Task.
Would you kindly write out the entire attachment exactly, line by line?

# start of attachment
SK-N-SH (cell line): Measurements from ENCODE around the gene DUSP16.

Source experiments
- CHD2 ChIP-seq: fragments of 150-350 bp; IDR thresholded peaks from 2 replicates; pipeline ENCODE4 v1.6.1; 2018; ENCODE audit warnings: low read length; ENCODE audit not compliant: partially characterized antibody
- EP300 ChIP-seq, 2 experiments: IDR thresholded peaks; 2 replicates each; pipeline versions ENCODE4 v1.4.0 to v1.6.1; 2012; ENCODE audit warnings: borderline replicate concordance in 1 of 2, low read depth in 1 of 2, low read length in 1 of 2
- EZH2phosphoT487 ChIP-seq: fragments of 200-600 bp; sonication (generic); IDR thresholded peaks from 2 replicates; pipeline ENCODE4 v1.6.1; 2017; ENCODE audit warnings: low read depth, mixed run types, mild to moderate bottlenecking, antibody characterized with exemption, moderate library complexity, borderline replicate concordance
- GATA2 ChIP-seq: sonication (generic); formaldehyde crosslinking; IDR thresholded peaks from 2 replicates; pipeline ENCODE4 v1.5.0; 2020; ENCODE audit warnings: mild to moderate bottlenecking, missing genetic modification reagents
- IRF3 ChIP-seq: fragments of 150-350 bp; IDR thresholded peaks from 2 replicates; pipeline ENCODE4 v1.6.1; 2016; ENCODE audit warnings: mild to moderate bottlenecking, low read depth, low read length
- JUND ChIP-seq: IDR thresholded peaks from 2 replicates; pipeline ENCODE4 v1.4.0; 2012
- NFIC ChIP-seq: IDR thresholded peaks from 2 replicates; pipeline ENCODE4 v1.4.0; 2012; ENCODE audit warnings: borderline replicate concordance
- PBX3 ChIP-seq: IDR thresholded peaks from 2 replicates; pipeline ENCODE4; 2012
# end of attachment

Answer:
SK-N-SH (cell line): Measurements from ENCODE around the gene DUSP16.

Source experiments
- CHD2 ChIP-seq: fragments of 150-350 bp; IDR thresholded peaks from 2 replicates; pipeline ENCODE4 v1.6.1; 2018; ENCODE audit warnings: low read length; ENCODE audit not compliant: partially characterized antibody
- EP300 ChIP-seq, 2 experiments: IDR thresholded peaks; 2 replicates each; pipeline versions ENCODE4 v1.4.0 to v1.6.1; 2012; ENCODE audit warnings: borderline replicate concordance in 1 of 2, low read depth in 1 of 2, low read length in 1 of 2
- EZH2phosphoT487 ChIP-seq: fragments of 200-600 bp; sonication (generic); IDR thresholded peaks from 2 replicates; pipeline ENCODE4 v1.6.1; 2017; ENCODE audit warnings: low read depth, mixed run types, mild to moderate bottlenecking, antibody characterized with exemption, moderate library complexity, borderline replicate concordance
- GATA2 ChIP-seq: sonication (generic); formaldehyde crosslinking; IDR thresholded peaks from 2 replicates; pipeline ENCODE4 v1.5.0; 2020; ENCODE audit warnings: mild to moderate bottlenecking, missing genetic modification reagents
- IRF3 ChIP-seq: fragments of 150-350 bp; IDR thresholded peaks from 2 replicates; pipeline ENCODE4 v1.6.1; 2016; ENCODE audit warnings: mild to moderate bottlenecking, low read depth, low read length
- JUND ChIP-seq: IDR thresholded peaks from 2 replicates; pipeline ENCODE4 v1.4.0; 2012
- NFIC ChIP-seq: IDR thresholded peaks from 2 replicates; pipeline ENCODE4 v1.4.0; 2012; ENCODE audit warnings: borderline replicate concordance
- PBX3 ChIP-seq: IDR thresholded peaks from 2 replicates; pipeline ENCODE4; 2012